Buy Low, Sell High: The Stock Market
Ah, the wonderful stock market. You put money into it and you get more money back later. It’s that easy.
Except sometimes... it’s not.
Someone new to the stock market would probably take one look at it and run away to the safety of the nearest guide, which would tell him or her “put 15k a day into the stock market and sell at 60”.
Which does not, in all actuality, tell him or her anything.
So that’s why I’m here today. To explain that simple sentence above that boils down most guides on the subject. Why? Because the stock market is an awesome tool for making money. All you need is some money on hand and some patience (if you lack the former, play some Kass Basher. If you lack the latter, you have no place here at all. Go read a guide on Wingoball instead).
Let’s start with a general overview of some of the links at the stock market. The stock market is located here, and the easiest way to reach it without a handy link is via the Neopets homepage, under the marquee of recent and exciting news.
So once there, you see eight links. You’ll really only need two, possibly three if you really like message boards, and these are: Find Stocks and My Portfolio (and Message Board if you’re a chatter and/or become/are a stock nerd).
On the Find Stocks page you’ll see a happy green Quiggle with a chart and a dashing tie and a little box to type something in. Forget the box. Instead, click on the “here” that leads you to a full list.
And now you may actually be frightened. It’s quite an intimidating list, I know.
That’s because it’s a list of every single company in Neopia that you can buy stock from. In the “logo” column you’ll see a little picture that denotes the company’s, well, logo. The “ticker” column gives you three or four letters for each company that accurately or amusingly (in the case of Smuggler’s Cove) sums up the company’s name, which is listed in the next column, “company”. You can forget about the “volume” column, for the most part, but the next two are where it gets good.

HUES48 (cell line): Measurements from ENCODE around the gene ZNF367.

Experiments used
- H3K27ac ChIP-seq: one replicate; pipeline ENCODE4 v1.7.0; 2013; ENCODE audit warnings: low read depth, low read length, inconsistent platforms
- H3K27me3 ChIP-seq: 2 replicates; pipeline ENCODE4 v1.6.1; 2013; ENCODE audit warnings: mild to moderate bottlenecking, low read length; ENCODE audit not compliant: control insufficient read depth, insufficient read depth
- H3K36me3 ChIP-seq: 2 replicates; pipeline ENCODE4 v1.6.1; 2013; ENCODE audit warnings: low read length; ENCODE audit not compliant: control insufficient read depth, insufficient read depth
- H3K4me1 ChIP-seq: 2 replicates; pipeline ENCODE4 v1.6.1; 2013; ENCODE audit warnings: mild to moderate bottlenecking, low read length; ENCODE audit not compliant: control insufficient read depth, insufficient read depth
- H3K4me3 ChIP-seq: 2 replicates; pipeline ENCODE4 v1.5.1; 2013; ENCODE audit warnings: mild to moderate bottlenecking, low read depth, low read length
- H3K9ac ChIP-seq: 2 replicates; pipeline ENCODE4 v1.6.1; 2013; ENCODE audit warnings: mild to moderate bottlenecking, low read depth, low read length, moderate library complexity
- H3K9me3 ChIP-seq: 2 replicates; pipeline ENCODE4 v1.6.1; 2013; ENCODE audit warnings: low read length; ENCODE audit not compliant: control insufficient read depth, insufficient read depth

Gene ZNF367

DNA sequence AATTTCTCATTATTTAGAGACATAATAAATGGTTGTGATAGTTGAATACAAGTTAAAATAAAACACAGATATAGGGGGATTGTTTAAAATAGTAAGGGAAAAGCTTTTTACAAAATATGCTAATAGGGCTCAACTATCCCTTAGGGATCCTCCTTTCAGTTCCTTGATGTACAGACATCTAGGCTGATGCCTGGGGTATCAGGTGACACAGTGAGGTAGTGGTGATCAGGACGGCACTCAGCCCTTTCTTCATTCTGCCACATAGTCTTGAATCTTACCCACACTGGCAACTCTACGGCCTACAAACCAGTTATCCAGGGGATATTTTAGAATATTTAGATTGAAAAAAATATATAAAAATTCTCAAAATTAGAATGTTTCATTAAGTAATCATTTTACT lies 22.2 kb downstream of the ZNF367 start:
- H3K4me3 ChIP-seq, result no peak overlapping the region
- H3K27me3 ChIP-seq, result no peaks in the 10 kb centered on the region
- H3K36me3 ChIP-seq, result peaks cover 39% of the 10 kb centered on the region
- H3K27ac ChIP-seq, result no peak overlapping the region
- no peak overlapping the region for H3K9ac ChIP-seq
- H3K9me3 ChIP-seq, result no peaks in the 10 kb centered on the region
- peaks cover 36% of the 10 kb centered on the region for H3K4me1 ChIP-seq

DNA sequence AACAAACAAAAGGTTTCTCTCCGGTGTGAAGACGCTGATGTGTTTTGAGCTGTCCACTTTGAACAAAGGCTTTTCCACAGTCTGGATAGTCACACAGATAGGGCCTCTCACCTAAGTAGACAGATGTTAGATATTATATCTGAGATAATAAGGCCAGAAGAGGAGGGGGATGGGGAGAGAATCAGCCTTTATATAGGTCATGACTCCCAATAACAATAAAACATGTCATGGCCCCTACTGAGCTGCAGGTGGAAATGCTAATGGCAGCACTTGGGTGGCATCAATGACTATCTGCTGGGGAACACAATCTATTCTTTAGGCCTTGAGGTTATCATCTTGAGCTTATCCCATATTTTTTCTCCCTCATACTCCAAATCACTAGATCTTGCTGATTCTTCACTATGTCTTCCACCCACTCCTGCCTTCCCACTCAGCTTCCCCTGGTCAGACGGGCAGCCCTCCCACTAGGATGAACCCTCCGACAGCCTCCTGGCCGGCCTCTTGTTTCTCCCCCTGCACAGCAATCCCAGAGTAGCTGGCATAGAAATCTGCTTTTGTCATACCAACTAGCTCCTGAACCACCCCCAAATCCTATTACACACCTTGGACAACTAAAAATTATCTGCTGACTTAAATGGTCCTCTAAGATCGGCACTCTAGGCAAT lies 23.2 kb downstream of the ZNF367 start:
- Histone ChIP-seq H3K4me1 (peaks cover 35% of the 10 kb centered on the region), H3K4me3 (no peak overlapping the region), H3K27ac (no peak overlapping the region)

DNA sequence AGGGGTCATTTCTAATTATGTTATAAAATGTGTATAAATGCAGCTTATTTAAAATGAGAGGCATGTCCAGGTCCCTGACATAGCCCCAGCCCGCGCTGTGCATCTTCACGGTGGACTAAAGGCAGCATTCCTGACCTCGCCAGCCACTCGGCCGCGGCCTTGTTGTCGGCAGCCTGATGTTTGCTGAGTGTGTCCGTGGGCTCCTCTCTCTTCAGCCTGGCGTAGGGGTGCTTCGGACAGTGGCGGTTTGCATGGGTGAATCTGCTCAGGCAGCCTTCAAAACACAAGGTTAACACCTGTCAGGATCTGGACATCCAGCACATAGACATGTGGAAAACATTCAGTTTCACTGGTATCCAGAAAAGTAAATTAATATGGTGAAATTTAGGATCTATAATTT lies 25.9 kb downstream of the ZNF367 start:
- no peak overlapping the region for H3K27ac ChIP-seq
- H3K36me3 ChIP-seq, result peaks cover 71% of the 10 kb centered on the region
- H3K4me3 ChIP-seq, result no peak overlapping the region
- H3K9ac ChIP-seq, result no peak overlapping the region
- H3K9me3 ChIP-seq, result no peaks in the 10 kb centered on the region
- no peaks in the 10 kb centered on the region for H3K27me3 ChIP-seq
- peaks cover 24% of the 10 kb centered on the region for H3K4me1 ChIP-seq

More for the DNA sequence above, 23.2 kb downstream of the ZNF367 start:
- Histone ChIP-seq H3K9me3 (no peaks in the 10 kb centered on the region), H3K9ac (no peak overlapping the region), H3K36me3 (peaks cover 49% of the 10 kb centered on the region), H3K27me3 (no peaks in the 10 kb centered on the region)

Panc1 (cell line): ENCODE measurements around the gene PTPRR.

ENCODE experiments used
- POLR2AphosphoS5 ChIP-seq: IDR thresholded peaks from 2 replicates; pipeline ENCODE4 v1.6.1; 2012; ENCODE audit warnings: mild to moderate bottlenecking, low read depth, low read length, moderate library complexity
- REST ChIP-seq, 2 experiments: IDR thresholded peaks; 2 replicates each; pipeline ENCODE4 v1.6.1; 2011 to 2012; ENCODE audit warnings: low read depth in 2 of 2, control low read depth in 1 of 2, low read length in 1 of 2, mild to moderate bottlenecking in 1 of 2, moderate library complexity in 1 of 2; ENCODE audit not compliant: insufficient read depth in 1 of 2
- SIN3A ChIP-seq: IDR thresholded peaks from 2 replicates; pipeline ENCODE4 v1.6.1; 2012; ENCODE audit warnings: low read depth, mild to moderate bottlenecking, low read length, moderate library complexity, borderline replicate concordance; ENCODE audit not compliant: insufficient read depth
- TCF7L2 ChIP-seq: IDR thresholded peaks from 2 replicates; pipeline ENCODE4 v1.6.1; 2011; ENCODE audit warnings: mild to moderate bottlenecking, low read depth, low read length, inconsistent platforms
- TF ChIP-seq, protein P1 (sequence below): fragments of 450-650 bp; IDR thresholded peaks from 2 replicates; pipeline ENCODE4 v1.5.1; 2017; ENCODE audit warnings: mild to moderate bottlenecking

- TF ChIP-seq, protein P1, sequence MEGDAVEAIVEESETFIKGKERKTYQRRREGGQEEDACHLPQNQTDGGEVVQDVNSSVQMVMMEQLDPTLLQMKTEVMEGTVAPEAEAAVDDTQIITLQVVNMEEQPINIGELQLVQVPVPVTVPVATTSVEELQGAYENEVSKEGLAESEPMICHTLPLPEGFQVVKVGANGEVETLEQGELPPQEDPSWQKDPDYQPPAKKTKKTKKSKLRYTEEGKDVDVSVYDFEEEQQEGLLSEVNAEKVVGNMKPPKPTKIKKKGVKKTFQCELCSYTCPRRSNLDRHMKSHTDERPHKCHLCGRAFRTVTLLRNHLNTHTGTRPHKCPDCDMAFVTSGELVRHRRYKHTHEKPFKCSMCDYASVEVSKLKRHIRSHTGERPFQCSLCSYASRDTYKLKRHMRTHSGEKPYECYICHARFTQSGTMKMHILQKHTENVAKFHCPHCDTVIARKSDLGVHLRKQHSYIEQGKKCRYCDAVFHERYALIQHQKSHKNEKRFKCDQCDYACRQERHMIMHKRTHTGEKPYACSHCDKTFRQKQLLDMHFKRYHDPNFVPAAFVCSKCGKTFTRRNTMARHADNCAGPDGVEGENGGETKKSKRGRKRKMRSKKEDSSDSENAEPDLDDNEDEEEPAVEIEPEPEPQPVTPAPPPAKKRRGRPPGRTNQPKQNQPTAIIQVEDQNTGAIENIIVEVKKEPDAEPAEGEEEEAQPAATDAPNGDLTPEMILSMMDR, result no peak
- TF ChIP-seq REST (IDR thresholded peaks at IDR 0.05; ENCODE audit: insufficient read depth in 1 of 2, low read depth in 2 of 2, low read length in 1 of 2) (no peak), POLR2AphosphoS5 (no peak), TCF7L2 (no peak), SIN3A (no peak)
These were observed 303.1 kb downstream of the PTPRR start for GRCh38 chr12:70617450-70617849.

“Open” is the price at which the company debuted earlier in the day. “Curr” is the current price of the stock, and the column that you’ll begin a long-lasting friendship with. The last column, “change”, simply denotes the percentage of change between the “open” and “curr” columns.
So let’s expound upon the “curr” column and look at the first part of that sentence I gave you earlier – “15k a day”. Where does the 15k come from? Well, you can buy 1000 shares of stock per day, and the lowest price at which you can buy a stock is 15 NP. Thus, in the “curr” column, you want to look for the number 15.
Often it is also okay to buy a stock at 16 or even 17 if there are no stocks for 15, but don’t buy much higher than that. The amount of profit can be decreased.
Anyway. 15k a day. 1000 shares. 15 in the “curr” column.
Suppose, as you browse the “curr” column, that you see three companies with stock at 15. Is there a certain one you should pick? Absolutely not. Some companies do seem to have better luck than others, but with enough time and patience just about everything will reap a profit, so just pick the one you have a good feeling about.
Say that SMUG (Smuggler’s Cove) has stock at 15, and that’s the one you’re feeling lucky with. How do you buy your stock? Simple: just click on the ticker for the company. Then click on the name of the company in the big table that shows up and enter “1000” in the “number of shares” box on the next page.
In the case of having several companies with good stock prices to choose from, you can always split your 1000 shares. However, this is not recommended, as it could potentially decrease the amount of money you could make.